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CJEU has ruled that “The Pirate Bay” is liable for copyright infringement.

June 22, 2017

In a landmark preliminary ruling handed down on 14 June 2017, the CJEU judged that the Pirate Bay (PB) can be held liable for copyright infringement despite not storing infringing content on its platform.

The Pirate Bay, as we know, is a peer to peer file sharing platform which does not store content but which provides a search engine that enables users to quickly find the files they wish to download including copyright protected content while also hosting a blog encouraging visitors to upload and make copies of that content.

The request for a preliminary ruling was submitted by the Supreme Court of the Netherlands following an application by the Stichting Brein, a copyright owners association who sought an order to force two Dutch internet service providers (ISP) to block their users access to the PB website. The applicants argued that the PB platform, enabled users to commit wide scale copyright infringement by sharing files containing protected subject matter (mainly music and films) without authorisation of the copyright owners.

Two questions were submitted to the CJEU. The first question was whether or not communication existed between the Pirate Bay platform and its users within the meaning of Article 3(1) of Directive 2001/29 (Article which enables copyright owners to choose the manner in which their works are communicated to the public). The second asked whether or not Article 11 of Directive 2004/48 provided for the possibility of obtaining an injunction against intermediaries who facilitated the copyright infringement of third parties.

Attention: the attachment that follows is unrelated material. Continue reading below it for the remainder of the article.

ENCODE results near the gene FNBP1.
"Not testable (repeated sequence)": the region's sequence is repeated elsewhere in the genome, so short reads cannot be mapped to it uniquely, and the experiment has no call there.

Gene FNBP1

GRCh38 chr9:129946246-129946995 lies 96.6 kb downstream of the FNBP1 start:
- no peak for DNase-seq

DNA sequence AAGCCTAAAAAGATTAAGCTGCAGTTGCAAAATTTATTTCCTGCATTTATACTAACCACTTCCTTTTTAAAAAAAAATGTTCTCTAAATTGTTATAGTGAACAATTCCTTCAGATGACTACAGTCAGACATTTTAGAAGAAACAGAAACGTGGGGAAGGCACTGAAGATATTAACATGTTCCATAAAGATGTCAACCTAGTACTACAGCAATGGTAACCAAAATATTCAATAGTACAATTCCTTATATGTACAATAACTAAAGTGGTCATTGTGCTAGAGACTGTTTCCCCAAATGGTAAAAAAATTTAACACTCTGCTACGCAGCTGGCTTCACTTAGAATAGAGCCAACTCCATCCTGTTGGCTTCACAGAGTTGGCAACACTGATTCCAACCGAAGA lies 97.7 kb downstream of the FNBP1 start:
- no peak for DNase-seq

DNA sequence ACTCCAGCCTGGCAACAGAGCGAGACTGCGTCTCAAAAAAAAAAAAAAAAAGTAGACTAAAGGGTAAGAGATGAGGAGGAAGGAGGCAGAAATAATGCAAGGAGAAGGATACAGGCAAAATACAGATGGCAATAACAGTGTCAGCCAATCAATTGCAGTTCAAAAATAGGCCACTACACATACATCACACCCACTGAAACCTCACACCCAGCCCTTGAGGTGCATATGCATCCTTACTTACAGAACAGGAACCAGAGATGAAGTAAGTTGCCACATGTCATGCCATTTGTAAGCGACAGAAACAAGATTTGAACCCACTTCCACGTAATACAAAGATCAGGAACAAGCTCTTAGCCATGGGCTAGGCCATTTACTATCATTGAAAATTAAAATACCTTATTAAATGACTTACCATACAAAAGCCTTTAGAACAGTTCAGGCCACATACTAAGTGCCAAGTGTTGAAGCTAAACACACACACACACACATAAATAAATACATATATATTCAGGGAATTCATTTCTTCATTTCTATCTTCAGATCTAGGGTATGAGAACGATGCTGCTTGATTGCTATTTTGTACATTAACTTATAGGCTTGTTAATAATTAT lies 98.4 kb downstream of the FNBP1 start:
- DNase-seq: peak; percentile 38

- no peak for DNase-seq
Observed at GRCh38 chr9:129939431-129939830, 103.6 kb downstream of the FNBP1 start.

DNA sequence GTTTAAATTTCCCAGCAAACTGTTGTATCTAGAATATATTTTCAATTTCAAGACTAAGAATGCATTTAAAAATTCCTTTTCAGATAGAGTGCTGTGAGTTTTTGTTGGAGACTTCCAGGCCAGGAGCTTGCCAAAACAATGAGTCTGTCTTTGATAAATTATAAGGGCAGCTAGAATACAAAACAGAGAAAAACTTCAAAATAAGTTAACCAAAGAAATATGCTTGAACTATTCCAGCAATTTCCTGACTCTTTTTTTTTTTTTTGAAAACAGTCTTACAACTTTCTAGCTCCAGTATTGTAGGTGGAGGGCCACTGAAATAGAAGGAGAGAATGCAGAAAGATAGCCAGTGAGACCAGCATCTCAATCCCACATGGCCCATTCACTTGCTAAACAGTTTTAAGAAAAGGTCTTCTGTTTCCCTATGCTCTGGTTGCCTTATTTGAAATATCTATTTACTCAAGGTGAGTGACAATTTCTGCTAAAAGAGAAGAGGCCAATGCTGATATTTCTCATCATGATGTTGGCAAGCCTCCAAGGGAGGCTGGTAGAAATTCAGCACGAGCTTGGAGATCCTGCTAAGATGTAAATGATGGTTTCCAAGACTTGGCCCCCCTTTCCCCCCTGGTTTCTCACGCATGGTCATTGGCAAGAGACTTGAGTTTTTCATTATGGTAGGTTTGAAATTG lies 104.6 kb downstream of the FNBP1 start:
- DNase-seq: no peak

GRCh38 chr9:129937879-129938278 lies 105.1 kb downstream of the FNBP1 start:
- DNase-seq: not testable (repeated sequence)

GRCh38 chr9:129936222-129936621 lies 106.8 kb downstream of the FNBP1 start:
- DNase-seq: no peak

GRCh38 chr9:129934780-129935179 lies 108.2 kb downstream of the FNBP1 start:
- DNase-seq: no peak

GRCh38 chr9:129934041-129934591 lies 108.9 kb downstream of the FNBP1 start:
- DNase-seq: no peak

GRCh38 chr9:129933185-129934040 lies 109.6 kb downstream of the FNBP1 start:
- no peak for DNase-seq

The CJEU accepted that the copyrighted works were placed online by the users not by PB and that the works were not stored on their platform. However, it acknowledged that the PB provided a platform which enabled its users to quickly find files that they wish to download and thus facilitated copyright infringement. It also provided access to online blogs and forums encouraging users to search for and download protected works.

The Court accepted that these activities constituted an act of communication between the PB and its users for the purposes of Article 3(1) of Directive 2001/29 and thus constituted copyright infringement.

Since its foundation in 2003, The Pirate Bay has been subjected to raids, blockades and its three founding members fined and jailed. The current management team does not appear to be too worried by the ruling replying that if user access is blocked by one or several ISPs, users will find a way to get around the blockade including using one of hundreds of existing proxies.

Source

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